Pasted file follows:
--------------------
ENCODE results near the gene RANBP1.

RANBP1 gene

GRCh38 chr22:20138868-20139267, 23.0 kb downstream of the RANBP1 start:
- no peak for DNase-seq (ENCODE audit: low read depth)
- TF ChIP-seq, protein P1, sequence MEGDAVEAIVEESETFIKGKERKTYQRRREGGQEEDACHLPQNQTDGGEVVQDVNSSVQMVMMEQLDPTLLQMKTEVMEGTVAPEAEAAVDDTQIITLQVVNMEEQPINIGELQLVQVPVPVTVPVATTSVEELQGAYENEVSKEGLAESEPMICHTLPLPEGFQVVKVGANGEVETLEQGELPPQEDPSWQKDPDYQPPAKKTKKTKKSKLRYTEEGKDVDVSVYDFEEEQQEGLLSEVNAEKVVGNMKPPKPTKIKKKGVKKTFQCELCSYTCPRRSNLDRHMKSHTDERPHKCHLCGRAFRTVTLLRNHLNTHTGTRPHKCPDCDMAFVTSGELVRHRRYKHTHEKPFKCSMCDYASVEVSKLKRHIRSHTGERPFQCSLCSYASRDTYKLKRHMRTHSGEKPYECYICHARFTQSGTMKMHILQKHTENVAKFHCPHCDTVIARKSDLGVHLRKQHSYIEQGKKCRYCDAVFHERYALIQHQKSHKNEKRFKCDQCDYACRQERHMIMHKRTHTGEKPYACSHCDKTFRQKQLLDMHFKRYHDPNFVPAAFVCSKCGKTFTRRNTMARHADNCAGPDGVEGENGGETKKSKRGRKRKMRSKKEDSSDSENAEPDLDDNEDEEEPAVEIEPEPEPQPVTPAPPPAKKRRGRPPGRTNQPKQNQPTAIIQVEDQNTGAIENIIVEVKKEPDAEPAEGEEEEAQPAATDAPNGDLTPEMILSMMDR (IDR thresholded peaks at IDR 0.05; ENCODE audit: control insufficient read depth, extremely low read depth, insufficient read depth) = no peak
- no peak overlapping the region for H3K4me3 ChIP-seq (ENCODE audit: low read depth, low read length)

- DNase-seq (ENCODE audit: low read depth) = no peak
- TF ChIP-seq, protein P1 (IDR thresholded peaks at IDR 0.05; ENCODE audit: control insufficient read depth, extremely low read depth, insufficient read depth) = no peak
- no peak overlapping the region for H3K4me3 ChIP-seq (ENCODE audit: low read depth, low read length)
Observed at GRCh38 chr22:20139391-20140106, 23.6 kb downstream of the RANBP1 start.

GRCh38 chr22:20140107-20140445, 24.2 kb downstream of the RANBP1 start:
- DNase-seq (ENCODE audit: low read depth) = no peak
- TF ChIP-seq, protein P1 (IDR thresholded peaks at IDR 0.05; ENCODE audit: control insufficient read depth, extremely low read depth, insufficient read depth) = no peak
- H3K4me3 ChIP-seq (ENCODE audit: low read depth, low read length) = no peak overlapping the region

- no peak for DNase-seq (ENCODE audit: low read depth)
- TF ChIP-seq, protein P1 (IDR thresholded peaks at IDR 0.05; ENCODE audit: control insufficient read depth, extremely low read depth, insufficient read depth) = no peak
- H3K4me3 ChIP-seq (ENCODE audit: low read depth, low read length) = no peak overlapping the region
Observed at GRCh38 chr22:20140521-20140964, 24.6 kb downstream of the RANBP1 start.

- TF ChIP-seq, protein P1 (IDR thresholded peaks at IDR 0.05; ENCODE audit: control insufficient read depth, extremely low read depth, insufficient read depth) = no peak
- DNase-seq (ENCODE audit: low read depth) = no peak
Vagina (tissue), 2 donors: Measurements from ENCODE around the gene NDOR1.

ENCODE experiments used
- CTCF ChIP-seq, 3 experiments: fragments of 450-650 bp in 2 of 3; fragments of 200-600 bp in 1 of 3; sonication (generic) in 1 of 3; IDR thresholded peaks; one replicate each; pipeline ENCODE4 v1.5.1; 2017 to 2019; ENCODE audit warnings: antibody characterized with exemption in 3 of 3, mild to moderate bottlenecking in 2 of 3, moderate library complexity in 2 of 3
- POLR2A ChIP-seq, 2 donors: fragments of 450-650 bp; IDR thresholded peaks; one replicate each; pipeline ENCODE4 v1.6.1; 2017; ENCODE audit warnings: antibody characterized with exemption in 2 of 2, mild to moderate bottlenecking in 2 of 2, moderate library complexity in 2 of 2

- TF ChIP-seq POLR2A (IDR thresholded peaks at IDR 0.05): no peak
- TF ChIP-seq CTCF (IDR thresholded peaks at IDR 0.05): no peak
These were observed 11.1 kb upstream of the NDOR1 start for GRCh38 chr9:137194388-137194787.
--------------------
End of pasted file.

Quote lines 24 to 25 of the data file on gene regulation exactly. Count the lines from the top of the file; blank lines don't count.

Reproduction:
- POLR2A ChIP-seq, 2 donors: fragments of 450-650 bp; IDR thresholded peaks; one replicate each; pipeline ENCODE4 v1.6.1; 2017; ENCODE audit warnings: antibody characterized with exemption in 2 of 2, mild to moderate bottlenecking in 2 of 2, moderate library complexity in 2 of 2

- TF ChIP-seq POLR2A (IDR thresholded peaks at IDR 0.05): no peak